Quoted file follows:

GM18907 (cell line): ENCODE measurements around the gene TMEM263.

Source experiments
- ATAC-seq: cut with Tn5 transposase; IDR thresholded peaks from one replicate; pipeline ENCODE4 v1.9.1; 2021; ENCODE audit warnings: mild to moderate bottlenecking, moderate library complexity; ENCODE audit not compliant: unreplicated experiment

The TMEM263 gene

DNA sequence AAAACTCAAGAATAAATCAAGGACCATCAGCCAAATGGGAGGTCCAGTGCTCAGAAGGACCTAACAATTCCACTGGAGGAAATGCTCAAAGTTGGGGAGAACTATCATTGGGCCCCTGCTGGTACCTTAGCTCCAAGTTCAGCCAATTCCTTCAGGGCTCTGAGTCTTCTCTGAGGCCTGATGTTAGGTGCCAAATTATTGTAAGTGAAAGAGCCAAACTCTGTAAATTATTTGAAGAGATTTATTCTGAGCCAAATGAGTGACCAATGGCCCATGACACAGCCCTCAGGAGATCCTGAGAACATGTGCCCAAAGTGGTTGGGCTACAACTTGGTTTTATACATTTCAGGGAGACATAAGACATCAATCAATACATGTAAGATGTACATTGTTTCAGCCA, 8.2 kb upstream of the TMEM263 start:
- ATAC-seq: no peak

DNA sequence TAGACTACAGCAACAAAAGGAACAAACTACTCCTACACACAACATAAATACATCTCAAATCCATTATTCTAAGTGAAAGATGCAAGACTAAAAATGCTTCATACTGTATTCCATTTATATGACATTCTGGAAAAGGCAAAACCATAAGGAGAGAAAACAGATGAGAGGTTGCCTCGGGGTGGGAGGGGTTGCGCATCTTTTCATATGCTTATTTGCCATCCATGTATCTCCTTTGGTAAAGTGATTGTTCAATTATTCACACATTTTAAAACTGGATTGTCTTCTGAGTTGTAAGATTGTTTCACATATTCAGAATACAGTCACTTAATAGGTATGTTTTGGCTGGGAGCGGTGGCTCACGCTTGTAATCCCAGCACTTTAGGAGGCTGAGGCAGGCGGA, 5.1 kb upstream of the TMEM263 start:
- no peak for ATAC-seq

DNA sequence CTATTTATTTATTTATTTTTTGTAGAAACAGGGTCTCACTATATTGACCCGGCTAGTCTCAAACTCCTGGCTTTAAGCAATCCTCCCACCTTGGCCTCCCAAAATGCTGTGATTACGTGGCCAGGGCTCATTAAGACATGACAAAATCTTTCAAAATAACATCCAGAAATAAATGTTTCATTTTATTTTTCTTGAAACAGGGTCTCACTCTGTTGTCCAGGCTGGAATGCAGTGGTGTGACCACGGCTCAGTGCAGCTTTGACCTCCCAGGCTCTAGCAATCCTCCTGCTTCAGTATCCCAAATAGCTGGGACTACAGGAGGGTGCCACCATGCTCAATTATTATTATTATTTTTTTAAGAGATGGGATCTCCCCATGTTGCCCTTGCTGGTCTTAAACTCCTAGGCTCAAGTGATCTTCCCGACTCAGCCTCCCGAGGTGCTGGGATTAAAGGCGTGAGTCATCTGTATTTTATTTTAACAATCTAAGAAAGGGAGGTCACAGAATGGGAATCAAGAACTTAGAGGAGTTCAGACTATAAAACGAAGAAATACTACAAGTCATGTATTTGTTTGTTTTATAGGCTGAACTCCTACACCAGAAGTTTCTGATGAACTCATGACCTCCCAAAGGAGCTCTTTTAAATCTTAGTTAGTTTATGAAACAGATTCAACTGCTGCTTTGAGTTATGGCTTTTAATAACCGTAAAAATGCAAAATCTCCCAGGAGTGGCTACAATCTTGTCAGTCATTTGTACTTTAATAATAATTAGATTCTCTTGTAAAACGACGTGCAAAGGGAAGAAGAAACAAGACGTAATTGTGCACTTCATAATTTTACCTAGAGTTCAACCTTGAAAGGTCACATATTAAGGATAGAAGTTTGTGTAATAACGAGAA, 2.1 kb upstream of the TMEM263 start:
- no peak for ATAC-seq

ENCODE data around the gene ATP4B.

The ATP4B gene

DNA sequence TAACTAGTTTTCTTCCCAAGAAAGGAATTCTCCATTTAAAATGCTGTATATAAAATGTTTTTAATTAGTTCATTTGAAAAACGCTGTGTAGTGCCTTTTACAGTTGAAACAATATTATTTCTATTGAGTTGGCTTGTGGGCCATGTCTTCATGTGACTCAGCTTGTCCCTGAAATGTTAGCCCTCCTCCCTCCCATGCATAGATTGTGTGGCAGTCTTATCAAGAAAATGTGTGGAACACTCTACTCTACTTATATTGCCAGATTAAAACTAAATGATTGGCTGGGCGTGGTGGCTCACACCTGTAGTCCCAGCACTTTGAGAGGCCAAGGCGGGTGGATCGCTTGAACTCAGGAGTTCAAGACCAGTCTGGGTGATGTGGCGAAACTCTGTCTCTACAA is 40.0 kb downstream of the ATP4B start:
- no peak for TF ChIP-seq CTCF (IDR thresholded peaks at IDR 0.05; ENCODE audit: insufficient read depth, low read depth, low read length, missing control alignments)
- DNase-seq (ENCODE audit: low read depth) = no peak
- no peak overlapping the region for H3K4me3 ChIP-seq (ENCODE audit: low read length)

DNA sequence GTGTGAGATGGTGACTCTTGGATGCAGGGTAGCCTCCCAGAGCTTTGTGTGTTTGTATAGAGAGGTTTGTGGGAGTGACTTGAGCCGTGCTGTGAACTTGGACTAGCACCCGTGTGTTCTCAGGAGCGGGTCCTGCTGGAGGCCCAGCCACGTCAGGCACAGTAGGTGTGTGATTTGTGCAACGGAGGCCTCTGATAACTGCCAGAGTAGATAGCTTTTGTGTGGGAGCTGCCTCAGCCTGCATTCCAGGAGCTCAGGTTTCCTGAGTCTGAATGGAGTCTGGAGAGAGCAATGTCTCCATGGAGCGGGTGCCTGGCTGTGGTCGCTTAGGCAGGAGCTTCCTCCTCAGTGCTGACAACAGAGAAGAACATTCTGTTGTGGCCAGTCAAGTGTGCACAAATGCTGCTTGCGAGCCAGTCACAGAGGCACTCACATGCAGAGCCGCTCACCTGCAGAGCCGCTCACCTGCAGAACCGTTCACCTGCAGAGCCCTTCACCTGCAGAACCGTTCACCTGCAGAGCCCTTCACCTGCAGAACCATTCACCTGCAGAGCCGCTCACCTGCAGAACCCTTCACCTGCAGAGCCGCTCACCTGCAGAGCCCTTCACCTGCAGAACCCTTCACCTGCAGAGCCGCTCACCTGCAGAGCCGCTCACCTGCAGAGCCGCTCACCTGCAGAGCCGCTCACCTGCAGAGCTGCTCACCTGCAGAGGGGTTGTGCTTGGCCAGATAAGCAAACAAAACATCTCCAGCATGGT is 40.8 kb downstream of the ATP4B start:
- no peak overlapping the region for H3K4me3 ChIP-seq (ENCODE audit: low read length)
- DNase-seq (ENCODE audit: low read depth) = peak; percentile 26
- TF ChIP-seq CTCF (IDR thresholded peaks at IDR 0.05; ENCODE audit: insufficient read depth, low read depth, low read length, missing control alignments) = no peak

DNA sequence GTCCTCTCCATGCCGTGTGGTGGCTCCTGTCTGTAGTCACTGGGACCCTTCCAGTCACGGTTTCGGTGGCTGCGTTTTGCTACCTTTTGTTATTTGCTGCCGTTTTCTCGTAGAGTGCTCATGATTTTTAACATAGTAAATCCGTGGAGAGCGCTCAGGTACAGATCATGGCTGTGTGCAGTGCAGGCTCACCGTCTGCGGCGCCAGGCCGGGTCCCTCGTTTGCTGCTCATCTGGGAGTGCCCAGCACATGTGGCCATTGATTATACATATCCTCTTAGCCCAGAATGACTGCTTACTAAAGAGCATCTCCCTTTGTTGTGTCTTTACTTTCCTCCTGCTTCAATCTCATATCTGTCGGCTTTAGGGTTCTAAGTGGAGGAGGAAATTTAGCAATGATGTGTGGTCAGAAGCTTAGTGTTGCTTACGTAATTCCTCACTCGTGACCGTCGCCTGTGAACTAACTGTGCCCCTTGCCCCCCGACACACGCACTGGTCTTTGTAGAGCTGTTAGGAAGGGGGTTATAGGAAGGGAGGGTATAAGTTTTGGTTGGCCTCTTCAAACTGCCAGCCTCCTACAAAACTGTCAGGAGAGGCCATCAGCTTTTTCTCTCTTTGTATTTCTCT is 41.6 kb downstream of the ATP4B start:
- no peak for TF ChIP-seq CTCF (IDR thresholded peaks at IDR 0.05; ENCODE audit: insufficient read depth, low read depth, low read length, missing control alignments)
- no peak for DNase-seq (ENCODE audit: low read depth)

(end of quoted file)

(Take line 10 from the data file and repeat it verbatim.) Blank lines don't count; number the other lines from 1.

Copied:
- no peak for ATAC-seq